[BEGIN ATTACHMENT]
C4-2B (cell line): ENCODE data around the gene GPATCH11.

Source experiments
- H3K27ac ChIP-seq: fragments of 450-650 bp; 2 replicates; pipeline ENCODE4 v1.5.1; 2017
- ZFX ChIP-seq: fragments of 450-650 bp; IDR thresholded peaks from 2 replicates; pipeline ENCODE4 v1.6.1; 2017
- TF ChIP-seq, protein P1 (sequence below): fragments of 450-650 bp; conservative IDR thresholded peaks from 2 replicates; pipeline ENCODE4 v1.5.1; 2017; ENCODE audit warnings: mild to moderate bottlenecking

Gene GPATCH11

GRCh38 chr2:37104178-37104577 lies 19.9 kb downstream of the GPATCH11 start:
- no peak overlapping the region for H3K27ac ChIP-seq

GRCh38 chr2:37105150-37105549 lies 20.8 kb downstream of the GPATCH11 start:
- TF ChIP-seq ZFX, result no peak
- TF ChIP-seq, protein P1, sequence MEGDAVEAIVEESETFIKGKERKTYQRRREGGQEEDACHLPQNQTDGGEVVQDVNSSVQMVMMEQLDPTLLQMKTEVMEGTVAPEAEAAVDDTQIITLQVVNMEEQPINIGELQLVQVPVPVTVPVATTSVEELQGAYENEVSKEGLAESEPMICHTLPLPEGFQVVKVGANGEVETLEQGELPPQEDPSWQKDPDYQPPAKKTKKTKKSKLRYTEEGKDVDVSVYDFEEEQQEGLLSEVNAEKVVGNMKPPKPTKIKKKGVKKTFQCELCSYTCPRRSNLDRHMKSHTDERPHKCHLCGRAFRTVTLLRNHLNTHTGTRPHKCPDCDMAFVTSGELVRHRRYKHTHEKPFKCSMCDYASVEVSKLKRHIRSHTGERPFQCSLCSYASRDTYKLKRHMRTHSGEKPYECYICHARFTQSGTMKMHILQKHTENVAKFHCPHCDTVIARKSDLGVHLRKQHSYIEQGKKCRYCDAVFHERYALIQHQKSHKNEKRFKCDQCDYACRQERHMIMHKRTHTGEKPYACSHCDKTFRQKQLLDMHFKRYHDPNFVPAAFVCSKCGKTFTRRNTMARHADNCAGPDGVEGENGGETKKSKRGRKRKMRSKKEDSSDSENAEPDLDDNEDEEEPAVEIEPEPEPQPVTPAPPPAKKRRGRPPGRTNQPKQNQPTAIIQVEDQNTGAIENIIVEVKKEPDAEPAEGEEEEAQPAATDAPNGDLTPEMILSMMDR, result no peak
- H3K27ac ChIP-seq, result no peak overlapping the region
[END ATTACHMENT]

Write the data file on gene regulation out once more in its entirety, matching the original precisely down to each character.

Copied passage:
C4-2B (cell line): ENCODE data around the gene GPATCH11.

Source experiments
- H3K27ac ChIP-seq: fragments of 450-650 bp; 2 replicates; pipeline ENCODE4 v1.5.1; 2017
- ZFX ChIP-seq: fragments of 450-650 bp; IDR thresholded peaks from 2 replicates; pipeline ENCODE4 v1.6.1; 2017
- TF ChIP-seq, protein P1 (sequence below): fragments of 450-650 bp; conservative IDR thresholded peaks from 2 replicates; pipeline ENCODE4 v1.5.1; 2017; ENCODE audit warnings: mild to moderate bottlenecking

Gene GPATCH11

GRCh38 chr2:37104178-37104577 lies 19.9 kb downstream of the GPATCH11 start:
- no peak overlapping the region for H3K27ac ChIP-seq

GRCh38 chr2:37105150-37105549 lies 20.8 kb downstream of the GPATCH11 start:
- TF ChIP-seq ZFX, result no peak
- TF ChIP-seq, protein P1, sequence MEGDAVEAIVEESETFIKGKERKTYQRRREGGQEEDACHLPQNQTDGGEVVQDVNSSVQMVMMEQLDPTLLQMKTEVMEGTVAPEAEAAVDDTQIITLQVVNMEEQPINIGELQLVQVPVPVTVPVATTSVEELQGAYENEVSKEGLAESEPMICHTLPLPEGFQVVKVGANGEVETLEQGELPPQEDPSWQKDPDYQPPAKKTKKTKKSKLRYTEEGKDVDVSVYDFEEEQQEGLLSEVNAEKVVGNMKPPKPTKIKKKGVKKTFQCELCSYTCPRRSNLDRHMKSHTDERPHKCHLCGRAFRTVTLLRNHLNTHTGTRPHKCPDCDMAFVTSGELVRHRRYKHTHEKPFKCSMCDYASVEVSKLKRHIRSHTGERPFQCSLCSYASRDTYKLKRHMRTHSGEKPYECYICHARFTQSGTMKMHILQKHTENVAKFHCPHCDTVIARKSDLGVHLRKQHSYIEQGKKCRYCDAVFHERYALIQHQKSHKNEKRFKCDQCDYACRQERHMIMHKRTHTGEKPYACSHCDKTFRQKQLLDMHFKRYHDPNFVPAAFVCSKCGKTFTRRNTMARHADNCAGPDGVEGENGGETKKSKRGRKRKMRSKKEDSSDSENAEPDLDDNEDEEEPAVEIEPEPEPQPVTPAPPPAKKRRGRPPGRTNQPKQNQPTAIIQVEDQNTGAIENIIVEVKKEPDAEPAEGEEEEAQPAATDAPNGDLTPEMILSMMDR, result no peak
- H3K27ac ChIP-seq, result no peak overlapping the region